What Becomes an Investing Legend Most? Oaktree Capital’s Howard Marks shares his insights at the Ben Graham Centre for Value Investing Conference
“What Becomes a Legend Most” was one of the most influential advertising campaigns of the 20th century. Launched in 1968 by Blackglama, it featured a “who’s who” of pop culture legends like Marlene Dietrich, Cher, Judy Garland and others. In April, at the Ben Graham Centre’s Value Investing Conference in Toronto attendees were in the presence of another legend—Howard Marks, who began his illustrious career in 1969 and co-founded Oaktree Capital Management, the largest investor in distressed securities, in 1995. Here are some highlights from Marks’ keynote speech:
On Macro Forecasts…
You can’t model the economy, he told the audience. “Garbage in, garbage out. There are too many moving parts.” The enemy of knowledge is the illusion of knowledge, which is why Marks is “not enamoured with macro forecasts.” He quoted American economist John K. Galbraith on the topic: “There are two kinds of forecasters-those who don’t know and those who don’t know they don’t know.” Micro is knowable; macro is unknowable. He quoted Warren Buffett who advised investors to focus on what is knowable and what is important.
Marks’ approach is to make investment decisions based on earnings, not macro forecasts. On a practical level, if necessary, he recommended using a neutral forecast on the macro environment using an average. For example, historically, the U.S. economy has had an average rate of inflation of 2%. Some years it was 1%, others 3%, so use 2%. Oaktree never bets on forecasts, he added. “Where are all the rich macro forecasters?”
“You may not be able to change your biases, but you can mitigate them.”
Don’t look to the Fed for direction, he cautioned. “They have 200-400 PhD economists on the payroll [who] are not hired on their track records,” he said. “Forecasters are great practitioners of cognitive dissonance which allows them to hold contrary views.”
On What Really Matters…
Marks told the audience this topic was the subject of his favourite memo, yet he got absolutely no response to it. What doesn’t matter, he said, are the following: inflation, interest rates, and recessions.
“If people understood how unpredictable the world is, they would never get out of bed!” All that matters is 1) to invest in a company that will become more valuable over time and, 2) in debt investing, ensure the company will pay the interest and the principal. “Short term events should not matter, likewise short-term trading,” he added. “Trading on short-term events such as volatility can’t be successful.” He quoted Warren Buffet on the topic of volatility: “‘Would you rather have a lumpy 15% or a smooth 12%?’” Marks said investors are afraid of volatility for psychological, not financial reasons.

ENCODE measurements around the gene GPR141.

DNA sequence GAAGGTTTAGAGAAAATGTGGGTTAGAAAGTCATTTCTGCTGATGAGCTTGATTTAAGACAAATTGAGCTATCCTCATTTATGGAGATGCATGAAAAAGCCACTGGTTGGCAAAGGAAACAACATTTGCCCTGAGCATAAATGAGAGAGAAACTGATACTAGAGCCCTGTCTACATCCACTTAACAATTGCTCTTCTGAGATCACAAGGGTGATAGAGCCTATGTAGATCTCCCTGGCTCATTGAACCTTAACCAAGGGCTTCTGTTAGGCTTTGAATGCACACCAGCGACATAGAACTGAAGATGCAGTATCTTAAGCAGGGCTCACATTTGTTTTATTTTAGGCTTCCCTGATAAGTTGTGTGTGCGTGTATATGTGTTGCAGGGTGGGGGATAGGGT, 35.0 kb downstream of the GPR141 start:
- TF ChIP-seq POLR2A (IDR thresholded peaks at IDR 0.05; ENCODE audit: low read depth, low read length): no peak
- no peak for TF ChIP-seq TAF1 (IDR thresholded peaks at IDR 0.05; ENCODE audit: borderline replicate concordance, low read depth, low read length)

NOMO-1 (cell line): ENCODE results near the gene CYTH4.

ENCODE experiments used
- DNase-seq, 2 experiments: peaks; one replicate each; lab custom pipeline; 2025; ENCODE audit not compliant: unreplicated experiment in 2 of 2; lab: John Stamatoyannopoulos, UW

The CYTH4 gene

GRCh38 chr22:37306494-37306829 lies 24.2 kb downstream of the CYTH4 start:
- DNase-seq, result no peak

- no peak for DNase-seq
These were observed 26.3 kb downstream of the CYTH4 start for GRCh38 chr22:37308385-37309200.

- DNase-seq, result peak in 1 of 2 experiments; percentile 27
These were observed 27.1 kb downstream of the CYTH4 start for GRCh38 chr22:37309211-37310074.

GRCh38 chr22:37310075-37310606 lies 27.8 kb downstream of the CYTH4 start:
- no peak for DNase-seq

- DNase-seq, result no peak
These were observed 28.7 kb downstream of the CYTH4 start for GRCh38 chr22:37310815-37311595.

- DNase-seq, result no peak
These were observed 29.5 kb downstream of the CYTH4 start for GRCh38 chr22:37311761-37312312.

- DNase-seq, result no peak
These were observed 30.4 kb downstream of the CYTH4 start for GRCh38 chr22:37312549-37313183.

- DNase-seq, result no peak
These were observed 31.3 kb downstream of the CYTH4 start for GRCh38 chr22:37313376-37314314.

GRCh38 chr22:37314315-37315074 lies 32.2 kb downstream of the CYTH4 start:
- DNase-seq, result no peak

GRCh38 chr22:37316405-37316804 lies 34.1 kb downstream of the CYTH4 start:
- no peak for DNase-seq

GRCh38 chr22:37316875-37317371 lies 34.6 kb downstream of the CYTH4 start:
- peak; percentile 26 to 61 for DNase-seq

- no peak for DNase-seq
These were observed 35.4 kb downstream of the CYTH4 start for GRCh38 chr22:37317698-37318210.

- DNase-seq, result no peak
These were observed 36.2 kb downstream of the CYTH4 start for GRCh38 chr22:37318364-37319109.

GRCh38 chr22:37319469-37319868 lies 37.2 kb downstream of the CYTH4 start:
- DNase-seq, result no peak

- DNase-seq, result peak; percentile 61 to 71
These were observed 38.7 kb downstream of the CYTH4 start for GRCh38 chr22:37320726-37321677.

“Concern with volatility is overdone.”
On Being in a Sea Change…
We might be in a 3rd sea change, he said. A sea change is a fundamental change in the environment where everything is different—attitudes, causal environment, cyclical fluctuations. “If you can figure out where you are in the change, you can invest successfully,” he said. “After the longest recovery in history beginning in 2009 when the Fed’s Fund Rate was zero and QE [quantitative easing] was flooding the economy with liquidity, it was easy to raise money and it was a great environment for asset owners with low discount rates inflating asset prices. The low cost of capital was also good for borrowers and businesses.
“Know your environment.”
“And, if you owned assets with borrowed funds, like in private equity, it was like going through the airport on a moving walkway—your progress was the sum of your walking speed, plus the walkway’s speed. You might have thought of yourself as a ‘fast walker’ because you were not paying attention to the environment. People made a lot of money because of the environment. Now interest rates are higher, and we have QT [quantitative tightening], not QE: buyers are not so eager, and holders are not so complacent. This is a major sea change and one we are likely to be in for some time,” he added. “The next 5-10 years will be a less easy period in what works and what doesn’t.”
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